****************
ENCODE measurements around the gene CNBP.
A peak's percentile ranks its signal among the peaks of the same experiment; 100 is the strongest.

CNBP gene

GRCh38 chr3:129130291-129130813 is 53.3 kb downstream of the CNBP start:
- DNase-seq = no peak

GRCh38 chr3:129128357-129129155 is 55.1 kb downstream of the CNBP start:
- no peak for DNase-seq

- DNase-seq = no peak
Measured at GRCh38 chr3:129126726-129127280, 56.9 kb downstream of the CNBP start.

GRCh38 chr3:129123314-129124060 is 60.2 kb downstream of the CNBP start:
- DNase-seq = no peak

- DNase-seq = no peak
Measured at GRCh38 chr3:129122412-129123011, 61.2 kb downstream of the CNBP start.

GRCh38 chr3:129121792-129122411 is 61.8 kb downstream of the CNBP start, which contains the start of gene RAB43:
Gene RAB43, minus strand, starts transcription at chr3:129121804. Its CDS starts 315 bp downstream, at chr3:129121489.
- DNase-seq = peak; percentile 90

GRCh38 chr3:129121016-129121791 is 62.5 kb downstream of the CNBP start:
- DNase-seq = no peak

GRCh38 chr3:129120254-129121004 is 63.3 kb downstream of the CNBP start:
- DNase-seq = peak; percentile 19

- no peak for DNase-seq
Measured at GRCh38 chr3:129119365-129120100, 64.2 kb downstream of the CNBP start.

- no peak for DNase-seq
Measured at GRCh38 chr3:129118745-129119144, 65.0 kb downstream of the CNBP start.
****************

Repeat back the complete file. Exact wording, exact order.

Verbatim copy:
ENCODE measurements around the gene CNBP.
A peak's percentile ranks its signal among the peaks of the same experiment; 100 is the strongest.

CNBP gene

GRCh38 chr3:129130291-129130813 is 53.3 kb downstream of the CNBP start:
- DNase-seq = no peak

GRCh38 chr3:129128357-129129155 is 55.1 kb downstream of the CNBP start:
- no peak for DNase-seq

- DNase-seq = no peak
Measured at GRCh38 chr3:129126726-129127280, 56.9 kb downstream of the CNBP start.

GRCh38 chr3:129123314-129124060 is 60.2 kb downstream of the CNBP start:
- DNase-seq = no peak

- DNase-seq = no peak
Measured at GRCh38 chr3:129122412-129123011, 61.2 kb downstream of the CNBP start.

GRCh38 chr3:129121792-129122411 is 61.8 kb downstream of the CNBP start, which contains the start of gene RAB43:
Gene RAB43, minus strand, starts transcription at chr3:129121804. Its CDS starts 315 bp downstream, at chr3:129121489.
- DNase-seq = peak; percentile 90

GRCh38 chr3:129121016-129121791 is 62.5 kb downstream of the CNBP start:
- DNase-seq = no peak

GRCh38 chr3:129120254-129121004 is 63.3 kb downstream of the CNBP start:
- DNase-seq = peak; percentile 19

- no peak for DNase-seq
Measured at GRCh38 chr3:129119365-129120100, 64.2 kb downstream of the CNBP start.

- no peak for DNase-seq
Measured at GRCh38 chr3:129118745-129119144, 65.0 kb downstream of the CNBP start.